It's not widely known that Kelly's Heroes, one of my favourite war movies, is actually based upon a true incident. The caper was covered in a book called “Nazi Gold: The Sensational Story of the World’s Greatest Robbery – and the Greatest Criminal Cover-Up” by Ian Sayer and Douglas Botting. The heist was perpetrated by a combination of renegade Nazi and American officers. It was also listed as the “biggest” robbery ever in the Guinness Book of Records, in the 1960s.
In 1945, as Allied bombers continued their final pounding of Berlin, the panicking Nazis began moving the assets of the Reichsbank south for safekeeping. Vast trainloads of gold and currency were evacuated from the doomed capital of Hitler’s ‘Thousand-year Reich’. Nazi Gold is the real-life story of the theft of that fabulous treasure – worth some 2,500,000,000 at the time of the original investigation. It is also the story of a mystery and attempted whitewash in an American scandal that pre-dated Watergate by nearly 30 years. Investigators were impeded at every step as they struggled to uncover the truth and were left fearing for their lives. The authors’ quest led them to a murky, dangerous post-war world of racketeering, corruption and gang warfare. Their brilliant reporting, matching eyewitness testimony with declassified Top Secret documents from the US Archives, lays bare this monumental crime in a narrative which throngs with SS desperadoes, a red-headed queen of crime and American military governors living like Kings. Also revealed is the authors’ discovery of some of the missing treasure in the Bank of England.
The filming itself was surrounded by some interesting facts and amusing incidents, some of which are as far flung as the narrative itself. For example, it was during shooting in Yugoslavia 1969, that Donald Sutherland received word, via co-star Clint Eastwood, that his then-wife Shirley Douglas had been arrested for trying to buy hand-grenades (with a personal cheque) for the Black Panther Party from an undercover FBI agent. Sutherland recounts this story often, mentioning that when Eastwood got to the part about the personal cheque, he laughed so hard, he fell to his knees, and Sutherland had to help him up. Eastwood then put his arm around Sutherland and walked him down the hill that overlooked the Yugoslav countryside, assuring his friend with complete support of his predicament. Sutherland and Douglas, who are the parents of Kiefer and twin sister Rachel Sutherland, later divorced in 1970.
Clint Eastwood signed to do the film mainly because his friend and favourite director, Don Siegel, was set to direct it. However, Siegel ran into post-production problems while finishing up Two Mules for Sister Sara (1970) and had to withdraw from the project. Brian G. Hutton was then signed to direct. Eastwood, who had already signed a contract to do the film, couldn’t pull out. Mike Curb, who wrote the lyrics to the movie’s theme song “Burning Bridges,” served as lieutenant governor of California between 1978 and 1982. A record was made of Clint Eastwood singing “Burning Bridges” and was released as a 45-rpm disc on Certron Records, the B-side of “When I Loved Her” also sung by Eastwood was written by Kris Kristofferson.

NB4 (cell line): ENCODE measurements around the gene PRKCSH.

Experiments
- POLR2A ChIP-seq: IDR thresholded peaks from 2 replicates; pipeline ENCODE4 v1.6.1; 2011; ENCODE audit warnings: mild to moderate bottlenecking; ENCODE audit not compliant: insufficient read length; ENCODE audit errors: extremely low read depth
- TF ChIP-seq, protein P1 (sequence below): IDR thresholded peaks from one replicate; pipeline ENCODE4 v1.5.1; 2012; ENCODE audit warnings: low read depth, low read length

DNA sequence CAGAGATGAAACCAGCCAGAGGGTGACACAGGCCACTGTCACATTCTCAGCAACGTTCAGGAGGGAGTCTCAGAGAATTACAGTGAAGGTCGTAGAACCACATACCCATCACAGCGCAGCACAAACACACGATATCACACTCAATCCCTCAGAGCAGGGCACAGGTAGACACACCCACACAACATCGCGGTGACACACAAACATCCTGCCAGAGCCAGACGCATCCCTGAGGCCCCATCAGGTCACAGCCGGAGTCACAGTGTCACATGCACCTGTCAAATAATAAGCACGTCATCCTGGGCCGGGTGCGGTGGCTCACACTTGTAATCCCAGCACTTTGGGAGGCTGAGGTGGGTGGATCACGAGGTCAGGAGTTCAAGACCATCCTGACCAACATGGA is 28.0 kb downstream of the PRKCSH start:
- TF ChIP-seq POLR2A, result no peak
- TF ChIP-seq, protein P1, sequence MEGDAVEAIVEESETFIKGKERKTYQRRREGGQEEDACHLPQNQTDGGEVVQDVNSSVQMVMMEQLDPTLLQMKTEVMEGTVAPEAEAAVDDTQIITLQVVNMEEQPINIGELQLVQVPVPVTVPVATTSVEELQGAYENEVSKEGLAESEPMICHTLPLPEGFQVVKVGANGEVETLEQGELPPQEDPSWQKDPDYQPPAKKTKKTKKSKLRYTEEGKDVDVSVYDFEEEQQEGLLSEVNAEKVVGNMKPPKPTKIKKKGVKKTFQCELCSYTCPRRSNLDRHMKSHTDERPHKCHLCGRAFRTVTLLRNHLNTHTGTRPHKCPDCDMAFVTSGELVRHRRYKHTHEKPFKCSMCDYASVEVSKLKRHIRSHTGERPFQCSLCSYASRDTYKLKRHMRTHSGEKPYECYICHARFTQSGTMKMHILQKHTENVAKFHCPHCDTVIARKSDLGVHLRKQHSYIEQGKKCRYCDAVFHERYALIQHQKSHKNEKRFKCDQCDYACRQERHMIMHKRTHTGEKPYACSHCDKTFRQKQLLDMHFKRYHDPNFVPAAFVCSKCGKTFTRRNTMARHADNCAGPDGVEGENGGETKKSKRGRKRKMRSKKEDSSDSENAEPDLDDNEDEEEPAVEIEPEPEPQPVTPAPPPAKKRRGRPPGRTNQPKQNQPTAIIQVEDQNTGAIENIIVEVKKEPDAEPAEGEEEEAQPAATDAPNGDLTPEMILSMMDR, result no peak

The “Tiger” tanks used in the film were actually Russian T-34 tanks which had been specially modified to look like Tiger tanks. This is apparent when you look at the suspension of the tanks - T-34s used a modified Christie suspension, whereas the Tigers’ wheels were much more elaborate. The German Tiger tank commander, played by Karl-Otto Alberty, appears to be a parody – both in appearance and manner of speaking – of Marlon Brando’s portrayal of German Lt. Christian Diestl in The Young Lions 1958. The ‘key’ symbol on the Tiger tanks denotes that they are attached to the 1st SS Panzer Division “Leibstandarte (Body guard unit) Adolf Hitler.”
The blue “crosshair” shoulder patch indicates Kelly and his men are from the 35th Infantry Division. A National Guard Division, comprised of Guardsmen from Missouri, Nebraska, and Kansas who were fighting in the area of Nancy, France, in late summer 1944, while Oddball’s division is the “Super Sixth”, the 6th Armored Division. Its also worth noting that Oddball carries a Luger P-08 “Parabellum” semiautomatic gun, which were in service only in Switzerland and Germany.
Approximately 20 minutes were cut from the movie by MGM and studio boss James T. Aubrey before theatrical release. MGM even changed the title of the movie. Originally it was called The Warriors, then in post production it was changed to Kelly’s Warriors and then into Kelly’s Heroes. Years after the film was completed Eastwood claimed that Hutton had intended more depth to the cast, but these were cut out in favour of more action and comedy. Some of the comedy even parodies Eastwood himself (not bad from actor who had only relatively recently had become a household name) in a scene in which Eastwood’s character of Kelly squares up against a German Tiger tank and the stand-off is played against Ennio Morricone’s score for The Good, the Bad and the Ugly (1966). The comedy is more than just slapstick. Taken in the context of when the film was made during the height of the Vietnam War much of the comedy is black in tone; Sutherland's proto-hippie character complete with Sixties vocabulary is a deliberate inclusion in order that the audience can make that link. This was made at the time of those other seminal Vietnam black comedies of M*A*S*H and Catch 22.
Made for a budget of $4 million in 1970 dollars, Kelly’s Heroes grossed $5.2 domestically, and unknown amounts in foreign sales, DVDs, etc. Inflation has increased six-fold since 1970, and though the movie was moderately successful financially, it stands out in popular culture lore as a landmark American movie.